|Publication number||US5083662 A|
|Application number||US 07/667,809|
|Publication date||Jan 28, 1992|
|Filing date||Mar 12, 1991|
|Priority date||Mar 12, 1991|
|Publication number||07667809, 667809, US 5083662 A, US 5083662A, US-A-5083662, US5083662 A, US5083662A|
|Inventors||Thomas R. Bishop, Richard A. Thom|
|Original Assignee||Pliant Plastics Corporation|
|Export Citation||BiBTeX, EndNote, RefMan|
|Patent Citations (9), Referenced by (31), Classifications (9), Legal Events (6)|
|External Links: USPTO, USPTO Assignment, Espacenet|
1. Field of the Invention.
This invention relates in general to new and useful improvements in covers for keys, and more particularly to a key cover which includes a cover member for receiving therethrough a key with the head of a key being retained within the cover member, and there being a plug insertable into the cover member after the key has been positioned therein to lock the head of the key firmly within the cover member.
2. Scope of the Prior Art.
It is known to provide covers for keys. Key covers in the past come basically in two forms: (1) integrally molded around the key; and (2) multipart covers which are fabricated around the key. The molded covers are formed by placing a key head in a mold and injecting a polymer into the mold to encapsulate the key head. After the polymer is cured, the key with the integrally molded cover is removed. One of the principal disadvantages afforded by this process is that a tracking system must be maintained to ensure that each key can be relocated with its corresponding lock. Otherwise, the locks have to be rekeyed after the keys are covered. In addition, alignment of keys in the mold is critical, and such alignment is typically done manually. Further, most keys are stamped and there are some inherent difficulties in molding polymers around stamped metal parts. Overall, the process is quite expensive and adds significantly to the cost of the key and lock system. The fabricated covers typically comprise two premolded halves, each half having a recessed area to receive the key head. When the key head is placed in the recessed area, the two halves are attached to envelop the key head and provide a cover. The two halves are typically attached by gluing. Again, the key cover is not installable in the field, and thus requires that the key be separated from its corresponding lock. Further, gluing parts together has inherent disadvantages requiring additional materials, time and labor to fabricate the cover. In addition, such covers have a tendency to come apart in the field with use.
The invention particularly relates to a premolded key cover member with a cavity to receive the key head. A slot extending from the cavity through one end of the cover member is adapted to receive the blade and the key. The other end of the cover member has a wider slot so that the key is received within the cover member blade first, and the head of the key rests within the cavity with the blade extending through the slot external of the cover member. A separate insert in the form of a plug is then received within the wide slot to plug the open end of the cover member and bear against the edge of the key head to hold the key head securely within the cavity. A tab on at least one side of the plug snaps into a premolded detent in the cover member to securely retain the plug in the end of the cover member. The plug is flush with the cover member so that it effectively cannot be removed without destroying the cover member or the insert.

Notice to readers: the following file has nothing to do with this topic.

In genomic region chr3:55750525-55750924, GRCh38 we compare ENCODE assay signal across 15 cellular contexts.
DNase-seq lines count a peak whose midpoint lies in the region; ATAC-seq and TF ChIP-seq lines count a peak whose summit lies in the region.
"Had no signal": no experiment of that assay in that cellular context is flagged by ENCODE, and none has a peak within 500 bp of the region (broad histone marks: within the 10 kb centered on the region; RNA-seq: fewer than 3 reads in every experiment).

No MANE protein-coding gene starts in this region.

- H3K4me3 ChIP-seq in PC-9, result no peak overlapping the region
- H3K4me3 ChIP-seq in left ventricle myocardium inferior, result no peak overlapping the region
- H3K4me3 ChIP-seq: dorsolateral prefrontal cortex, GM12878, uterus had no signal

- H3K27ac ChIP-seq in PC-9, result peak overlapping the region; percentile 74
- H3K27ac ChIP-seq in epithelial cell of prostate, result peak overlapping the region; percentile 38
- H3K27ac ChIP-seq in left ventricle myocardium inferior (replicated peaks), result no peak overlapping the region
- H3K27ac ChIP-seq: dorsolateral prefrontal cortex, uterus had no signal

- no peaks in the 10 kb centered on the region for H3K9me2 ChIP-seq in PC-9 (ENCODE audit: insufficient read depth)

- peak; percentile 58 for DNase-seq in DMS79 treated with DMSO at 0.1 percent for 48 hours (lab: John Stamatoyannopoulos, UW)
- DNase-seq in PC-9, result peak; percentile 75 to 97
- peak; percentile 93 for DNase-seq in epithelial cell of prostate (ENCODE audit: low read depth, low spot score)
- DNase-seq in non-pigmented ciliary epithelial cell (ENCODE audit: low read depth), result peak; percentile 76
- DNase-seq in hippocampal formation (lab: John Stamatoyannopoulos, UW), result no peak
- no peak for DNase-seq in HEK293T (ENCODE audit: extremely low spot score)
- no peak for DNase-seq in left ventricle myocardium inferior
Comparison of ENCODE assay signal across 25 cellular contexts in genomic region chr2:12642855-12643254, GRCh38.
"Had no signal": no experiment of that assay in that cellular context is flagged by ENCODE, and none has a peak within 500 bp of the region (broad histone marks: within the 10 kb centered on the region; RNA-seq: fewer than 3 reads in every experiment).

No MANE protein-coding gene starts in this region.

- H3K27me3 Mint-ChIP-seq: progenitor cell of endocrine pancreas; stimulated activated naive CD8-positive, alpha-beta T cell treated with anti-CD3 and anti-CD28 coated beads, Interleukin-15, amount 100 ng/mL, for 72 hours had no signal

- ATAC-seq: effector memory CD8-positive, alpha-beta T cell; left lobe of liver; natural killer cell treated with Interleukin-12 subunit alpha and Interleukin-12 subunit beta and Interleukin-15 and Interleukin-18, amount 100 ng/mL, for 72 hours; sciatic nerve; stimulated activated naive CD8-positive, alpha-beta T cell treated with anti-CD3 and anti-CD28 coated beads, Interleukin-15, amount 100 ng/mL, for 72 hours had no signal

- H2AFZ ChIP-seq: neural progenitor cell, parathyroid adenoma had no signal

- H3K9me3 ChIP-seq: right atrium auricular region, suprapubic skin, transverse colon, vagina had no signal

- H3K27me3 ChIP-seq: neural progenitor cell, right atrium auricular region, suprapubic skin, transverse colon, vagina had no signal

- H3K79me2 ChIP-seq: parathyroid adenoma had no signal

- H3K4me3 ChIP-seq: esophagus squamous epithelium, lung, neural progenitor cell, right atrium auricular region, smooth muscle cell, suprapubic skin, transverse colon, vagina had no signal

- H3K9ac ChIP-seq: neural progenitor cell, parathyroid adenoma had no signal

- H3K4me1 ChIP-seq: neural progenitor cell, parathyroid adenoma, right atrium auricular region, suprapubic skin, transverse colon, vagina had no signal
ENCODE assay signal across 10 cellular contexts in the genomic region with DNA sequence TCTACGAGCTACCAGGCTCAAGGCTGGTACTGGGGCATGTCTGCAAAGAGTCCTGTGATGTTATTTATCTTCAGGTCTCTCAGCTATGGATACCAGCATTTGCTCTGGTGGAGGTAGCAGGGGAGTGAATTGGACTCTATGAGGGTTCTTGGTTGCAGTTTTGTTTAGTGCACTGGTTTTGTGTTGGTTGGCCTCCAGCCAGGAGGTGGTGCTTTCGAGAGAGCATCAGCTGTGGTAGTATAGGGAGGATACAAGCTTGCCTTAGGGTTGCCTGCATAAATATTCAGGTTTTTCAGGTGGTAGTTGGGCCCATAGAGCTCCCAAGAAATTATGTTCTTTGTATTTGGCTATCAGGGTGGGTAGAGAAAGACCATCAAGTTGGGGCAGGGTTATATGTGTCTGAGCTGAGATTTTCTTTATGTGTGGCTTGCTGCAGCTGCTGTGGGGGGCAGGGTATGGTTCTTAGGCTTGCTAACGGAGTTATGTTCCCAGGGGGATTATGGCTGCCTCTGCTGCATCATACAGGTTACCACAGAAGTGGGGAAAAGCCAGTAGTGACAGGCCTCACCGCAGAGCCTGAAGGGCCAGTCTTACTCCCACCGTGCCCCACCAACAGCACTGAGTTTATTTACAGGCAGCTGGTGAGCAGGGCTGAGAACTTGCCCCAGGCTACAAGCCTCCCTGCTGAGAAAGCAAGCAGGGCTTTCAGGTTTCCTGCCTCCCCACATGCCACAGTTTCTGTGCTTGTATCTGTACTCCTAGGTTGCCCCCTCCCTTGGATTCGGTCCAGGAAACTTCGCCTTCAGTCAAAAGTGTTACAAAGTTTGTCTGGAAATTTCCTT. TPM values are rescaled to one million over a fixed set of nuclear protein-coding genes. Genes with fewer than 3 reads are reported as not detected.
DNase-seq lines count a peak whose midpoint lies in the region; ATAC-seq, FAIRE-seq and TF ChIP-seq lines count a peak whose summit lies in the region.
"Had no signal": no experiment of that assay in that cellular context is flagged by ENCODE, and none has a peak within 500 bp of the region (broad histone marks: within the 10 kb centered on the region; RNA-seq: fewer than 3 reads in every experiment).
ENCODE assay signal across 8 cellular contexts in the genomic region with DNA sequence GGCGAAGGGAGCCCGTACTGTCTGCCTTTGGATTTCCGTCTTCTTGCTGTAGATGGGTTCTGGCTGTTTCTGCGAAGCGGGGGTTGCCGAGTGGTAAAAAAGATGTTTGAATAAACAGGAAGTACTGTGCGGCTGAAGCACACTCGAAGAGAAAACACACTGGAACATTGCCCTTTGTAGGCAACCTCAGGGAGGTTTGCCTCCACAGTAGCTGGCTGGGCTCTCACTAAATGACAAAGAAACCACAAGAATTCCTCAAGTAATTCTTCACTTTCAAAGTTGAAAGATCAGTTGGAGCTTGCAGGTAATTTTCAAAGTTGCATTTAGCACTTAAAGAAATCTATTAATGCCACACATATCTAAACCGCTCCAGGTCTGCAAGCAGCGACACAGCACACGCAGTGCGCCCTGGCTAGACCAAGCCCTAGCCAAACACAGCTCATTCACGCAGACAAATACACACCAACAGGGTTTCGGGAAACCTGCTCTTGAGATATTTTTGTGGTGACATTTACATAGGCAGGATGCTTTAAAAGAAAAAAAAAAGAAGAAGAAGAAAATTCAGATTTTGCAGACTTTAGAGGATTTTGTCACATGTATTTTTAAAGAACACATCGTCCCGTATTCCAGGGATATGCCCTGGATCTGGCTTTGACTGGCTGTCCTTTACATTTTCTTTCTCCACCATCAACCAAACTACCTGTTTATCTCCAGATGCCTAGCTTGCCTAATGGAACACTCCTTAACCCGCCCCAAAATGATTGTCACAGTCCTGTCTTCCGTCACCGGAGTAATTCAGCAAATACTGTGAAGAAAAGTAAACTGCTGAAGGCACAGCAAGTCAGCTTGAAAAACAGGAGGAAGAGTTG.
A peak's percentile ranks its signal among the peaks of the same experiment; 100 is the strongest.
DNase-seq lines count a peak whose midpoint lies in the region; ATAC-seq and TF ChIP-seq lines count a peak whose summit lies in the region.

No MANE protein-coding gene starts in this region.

With the above and other objects in view that will hereinafter appear, the nature of the invention will be more clearly understood by reference to the following detailed description, the appended claims, and the several views illustrated in the accompanying drawing.
FIG. 1 is a side elevational view of a cover member formed in accordance with this invention;
FIG. 2 is an end elevational view of the cover member of FIG. 1 taken from the right side thereof;
FIG. 3 is a vertical sectional view through the cover member taken generally along the line 3--3 of FIG. 1 and shows the general cross section thereof;
FIG. 4 is a vertical sectional view taken generally along the line 4--4 of FIG. 2 and shows the general outline of the cavity formed in the cover member;
FIG. 5 is a front elevational view of an insert or plug for retaining a key head in the cavity of the cover member;
FIG. 6 is a side elevational view of the plug FIG. 5; and
FIG. 7 is a vertical sectional view taken through the entire key cover with a typical key inserted within the cover member and retained in place by the plug, the view being similar to FIG. 4.
Referring now to the drawings in detail, with reference to FIG. 7, it will be seen that there is illustrated a key cover 10 which is constructed to receive on site a key, generally identified by the numeral 12 which includes a head 14, sometimes also known as a "bow", and a blade 16.
The key cover 10 is formed in two parts, a cover member generally identified by the numeral 18 and an insert or plug generally identified by the numeral 20.
The cover member 18, which is best illustrated in FIGS. 1 through 4, is of a generally rectangular outline and, as best shown in FIG. 1, is provided with lower corners 22 and a curved top wall 24. Although the preferred embodiment is illustrated, it will be understood that the cover member 18 can take any shape commensurate with the dimensions of the key head 14 and aesthetic requirements.
The cover member 18 is of a molded plastic material construction and includes opposite side walls 26, 28 (FIG. 3) joined together by ends 30 (FIG. 4). Further, as is also best shown in FIG. 4, the cover member 18 has a relatively thick bottom 32 and an open top 34.
It will be seen that the walls of the cover member 18 define an internal cavity 36. The cavity 36 extends through the open top 34 and is provided with a continuation in the form of a central slot 38 through the bottom wall 32. The slot 38 is of a size to receive a blade of a key as will be described in more detail hereinafter.